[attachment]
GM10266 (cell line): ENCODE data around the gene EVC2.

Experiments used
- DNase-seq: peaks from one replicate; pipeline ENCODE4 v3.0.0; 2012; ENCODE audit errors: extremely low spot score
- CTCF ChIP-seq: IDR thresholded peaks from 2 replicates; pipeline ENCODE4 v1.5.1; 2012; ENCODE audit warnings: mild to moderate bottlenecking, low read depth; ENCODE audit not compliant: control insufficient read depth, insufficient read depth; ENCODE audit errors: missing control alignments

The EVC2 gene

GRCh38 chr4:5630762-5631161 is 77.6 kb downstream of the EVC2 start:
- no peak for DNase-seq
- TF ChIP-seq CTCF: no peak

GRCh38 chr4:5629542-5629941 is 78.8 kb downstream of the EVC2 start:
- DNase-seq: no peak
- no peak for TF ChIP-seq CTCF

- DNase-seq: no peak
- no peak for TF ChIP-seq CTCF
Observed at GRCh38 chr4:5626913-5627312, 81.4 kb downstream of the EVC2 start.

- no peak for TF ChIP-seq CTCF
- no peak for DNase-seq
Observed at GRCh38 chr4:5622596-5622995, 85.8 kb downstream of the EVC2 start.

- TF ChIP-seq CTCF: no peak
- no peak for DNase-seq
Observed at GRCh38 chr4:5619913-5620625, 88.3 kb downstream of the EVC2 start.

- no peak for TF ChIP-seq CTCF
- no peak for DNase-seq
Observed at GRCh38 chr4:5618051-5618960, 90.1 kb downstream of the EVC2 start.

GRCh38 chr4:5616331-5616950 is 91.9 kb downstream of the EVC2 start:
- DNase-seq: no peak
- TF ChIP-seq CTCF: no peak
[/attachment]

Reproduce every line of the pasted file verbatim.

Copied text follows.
GM10266 (cell line): ENCODE data around the gene EVC2.

Experiments used
- DNase-seq: peaks from one replicate; pipeline ENCODE4 v3.0.0; 2012; ENCODE audit errors: extremely low spot score
- CTCF ChIP-seq: IDR thresholded peaks from 2 replicates; pipeline ENCODE4 v1.5.1; 2012; ENCODE audit warnings: mild to moderate bottlenecking, low read depth; ENCODE audit not compliant: control insufficient read depth, insufficient read depth; ENCODE audit errors: missing control alignments

The EVC2 gene

GRCh38 chr4:5630762-5631161 is 77.6 kb downstream of the EVC2 start:
- no peak for DNase-seq
- TF ChIP-seq CTCF: no peak

GRCh38 chr4:5629542-5629941 is 78.8 kb downstream of the EVC2 start:
- DNase-seq: no peak
- no peak for TF ChIP-seq CTCF

- DNase-seq: no peak
- no peak for TF ChIP-seq CTCF
Observed at GRCh38 chr4:5626913-5627312, 81.4 kb downstream of the EVC2 start.

- no peak for TF ChIP-seq CTCF
- no peak for DNase-seq
Observed at GRCh38 chr4:5622596-5622995, 85.8 kb downstream of the EVC2 start.

- TF ChIP-seq CTCF: no peak
- no peak for DNase-seq
Observed at GRCh38 chr4:5619913-5620625, 88.3 kb downstream of the EVC2 start.

- no peak for TF ChIP-seq CTCF
- no peak for DNase-seq
Observed at GRCh38 chr4:5618051-5618960, 90.1 kb downstream of the EVC2 start.

GRCh38 chr4:5616331-5616950 is 91.9 kb downstream of the EVC2 start:
- DNase-seq: no peak
- TF ChIP-seq CTCF: no peak